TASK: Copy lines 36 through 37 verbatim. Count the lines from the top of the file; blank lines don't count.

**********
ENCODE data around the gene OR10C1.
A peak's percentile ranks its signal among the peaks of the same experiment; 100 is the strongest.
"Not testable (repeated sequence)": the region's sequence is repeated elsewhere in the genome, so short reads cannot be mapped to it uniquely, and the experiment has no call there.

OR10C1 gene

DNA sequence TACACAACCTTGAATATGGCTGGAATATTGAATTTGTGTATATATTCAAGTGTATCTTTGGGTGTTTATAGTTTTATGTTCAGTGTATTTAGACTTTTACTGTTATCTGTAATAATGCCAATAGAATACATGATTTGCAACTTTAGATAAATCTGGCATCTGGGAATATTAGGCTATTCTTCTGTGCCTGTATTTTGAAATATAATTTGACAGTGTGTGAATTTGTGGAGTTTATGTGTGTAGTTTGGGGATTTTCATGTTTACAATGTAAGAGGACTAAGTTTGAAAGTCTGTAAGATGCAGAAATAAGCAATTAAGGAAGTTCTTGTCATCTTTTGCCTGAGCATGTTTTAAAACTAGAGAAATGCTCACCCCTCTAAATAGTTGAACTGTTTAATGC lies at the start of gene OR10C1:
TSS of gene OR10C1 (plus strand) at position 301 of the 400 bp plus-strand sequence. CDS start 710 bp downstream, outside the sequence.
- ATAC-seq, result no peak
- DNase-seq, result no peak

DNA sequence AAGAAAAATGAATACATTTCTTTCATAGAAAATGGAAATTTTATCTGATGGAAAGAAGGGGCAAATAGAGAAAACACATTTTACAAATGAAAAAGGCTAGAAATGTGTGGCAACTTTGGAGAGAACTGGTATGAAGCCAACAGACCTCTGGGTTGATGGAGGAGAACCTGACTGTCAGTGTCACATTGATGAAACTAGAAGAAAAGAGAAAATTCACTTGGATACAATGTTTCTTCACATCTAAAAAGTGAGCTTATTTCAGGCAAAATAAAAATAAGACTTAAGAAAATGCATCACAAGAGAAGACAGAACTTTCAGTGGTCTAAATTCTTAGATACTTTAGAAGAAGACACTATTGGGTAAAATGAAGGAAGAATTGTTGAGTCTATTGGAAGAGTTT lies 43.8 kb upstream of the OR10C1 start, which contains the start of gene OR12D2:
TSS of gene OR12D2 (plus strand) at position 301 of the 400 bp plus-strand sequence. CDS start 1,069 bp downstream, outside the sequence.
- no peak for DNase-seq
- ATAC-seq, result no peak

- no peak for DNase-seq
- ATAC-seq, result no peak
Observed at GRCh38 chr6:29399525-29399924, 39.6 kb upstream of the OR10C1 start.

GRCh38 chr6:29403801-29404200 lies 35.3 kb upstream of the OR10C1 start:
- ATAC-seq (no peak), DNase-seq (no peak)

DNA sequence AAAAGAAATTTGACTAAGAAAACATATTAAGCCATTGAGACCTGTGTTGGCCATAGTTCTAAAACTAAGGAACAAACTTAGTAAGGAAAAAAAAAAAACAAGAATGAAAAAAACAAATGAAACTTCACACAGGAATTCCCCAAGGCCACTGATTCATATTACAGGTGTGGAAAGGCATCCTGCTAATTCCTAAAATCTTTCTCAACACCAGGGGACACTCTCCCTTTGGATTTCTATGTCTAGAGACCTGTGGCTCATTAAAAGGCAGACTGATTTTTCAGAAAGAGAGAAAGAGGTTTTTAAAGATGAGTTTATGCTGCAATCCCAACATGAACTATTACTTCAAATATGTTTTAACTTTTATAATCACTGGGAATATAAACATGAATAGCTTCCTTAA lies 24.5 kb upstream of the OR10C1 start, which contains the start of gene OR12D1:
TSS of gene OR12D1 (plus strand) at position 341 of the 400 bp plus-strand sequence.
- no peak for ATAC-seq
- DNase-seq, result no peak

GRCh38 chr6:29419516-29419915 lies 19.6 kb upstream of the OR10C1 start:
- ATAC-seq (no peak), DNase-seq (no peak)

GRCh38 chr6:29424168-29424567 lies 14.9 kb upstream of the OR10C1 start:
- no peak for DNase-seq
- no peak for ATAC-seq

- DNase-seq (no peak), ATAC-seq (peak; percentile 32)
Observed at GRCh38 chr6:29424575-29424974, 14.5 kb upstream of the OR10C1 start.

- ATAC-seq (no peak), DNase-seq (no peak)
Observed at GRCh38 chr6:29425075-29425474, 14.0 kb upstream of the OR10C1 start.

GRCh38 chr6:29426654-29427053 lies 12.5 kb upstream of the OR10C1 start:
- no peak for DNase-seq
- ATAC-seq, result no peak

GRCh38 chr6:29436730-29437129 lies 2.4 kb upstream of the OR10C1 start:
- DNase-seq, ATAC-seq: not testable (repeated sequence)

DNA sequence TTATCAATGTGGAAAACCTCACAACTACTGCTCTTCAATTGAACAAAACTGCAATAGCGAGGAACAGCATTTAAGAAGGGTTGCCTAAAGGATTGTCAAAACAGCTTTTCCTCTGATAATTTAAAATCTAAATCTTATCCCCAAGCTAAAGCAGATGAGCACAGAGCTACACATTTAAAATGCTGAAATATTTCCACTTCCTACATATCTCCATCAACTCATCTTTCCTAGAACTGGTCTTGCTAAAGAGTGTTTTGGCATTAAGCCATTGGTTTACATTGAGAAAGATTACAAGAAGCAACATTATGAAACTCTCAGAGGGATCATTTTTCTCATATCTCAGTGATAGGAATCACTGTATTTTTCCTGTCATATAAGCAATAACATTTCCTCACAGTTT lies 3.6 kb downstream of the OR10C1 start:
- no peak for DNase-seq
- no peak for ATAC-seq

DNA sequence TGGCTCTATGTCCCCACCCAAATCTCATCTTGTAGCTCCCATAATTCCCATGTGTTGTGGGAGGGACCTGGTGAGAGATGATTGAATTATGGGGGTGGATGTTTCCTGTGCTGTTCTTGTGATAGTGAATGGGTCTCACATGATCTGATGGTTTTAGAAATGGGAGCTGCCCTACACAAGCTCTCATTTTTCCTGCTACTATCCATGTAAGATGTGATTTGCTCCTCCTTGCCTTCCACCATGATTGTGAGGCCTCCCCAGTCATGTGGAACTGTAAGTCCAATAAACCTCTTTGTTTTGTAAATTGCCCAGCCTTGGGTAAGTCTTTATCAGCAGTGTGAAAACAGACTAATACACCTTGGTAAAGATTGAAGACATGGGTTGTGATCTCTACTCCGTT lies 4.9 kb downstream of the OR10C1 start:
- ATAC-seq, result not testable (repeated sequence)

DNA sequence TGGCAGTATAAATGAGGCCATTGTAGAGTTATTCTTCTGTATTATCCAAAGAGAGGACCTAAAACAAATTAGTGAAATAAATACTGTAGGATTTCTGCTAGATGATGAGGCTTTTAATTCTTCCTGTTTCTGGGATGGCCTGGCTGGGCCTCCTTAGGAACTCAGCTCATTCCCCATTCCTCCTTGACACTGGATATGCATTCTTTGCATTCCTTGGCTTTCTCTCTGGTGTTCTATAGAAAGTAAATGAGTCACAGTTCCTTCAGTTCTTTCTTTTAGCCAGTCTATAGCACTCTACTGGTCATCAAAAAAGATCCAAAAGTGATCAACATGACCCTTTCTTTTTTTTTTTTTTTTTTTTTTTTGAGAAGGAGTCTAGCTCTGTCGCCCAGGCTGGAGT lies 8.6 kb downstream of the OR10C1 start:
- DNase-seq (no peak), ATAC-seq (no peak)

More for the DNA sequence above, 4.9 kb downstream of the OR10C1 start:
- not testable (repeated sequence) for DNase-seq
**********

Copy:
DNA sequence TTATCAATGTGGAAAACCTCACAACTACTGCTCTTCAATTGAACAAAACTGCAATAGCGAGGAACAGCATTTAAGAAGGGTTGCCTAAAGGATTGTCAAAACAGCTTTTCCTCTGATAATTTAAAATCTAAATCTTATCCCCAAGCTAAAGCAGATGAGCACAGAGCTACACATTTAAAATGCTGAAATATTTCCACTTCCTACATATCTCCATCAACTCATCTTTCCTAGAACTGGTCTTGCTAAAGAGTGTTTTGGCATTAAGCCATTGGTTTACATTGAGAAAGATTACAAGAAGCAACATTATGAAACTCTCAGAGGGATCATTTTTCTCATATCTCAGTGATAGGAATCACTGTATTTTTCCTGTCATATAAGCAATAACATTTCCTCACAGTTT lies 3.6 kb downstream of the OR10C1 start:
- no peak for DNase-seq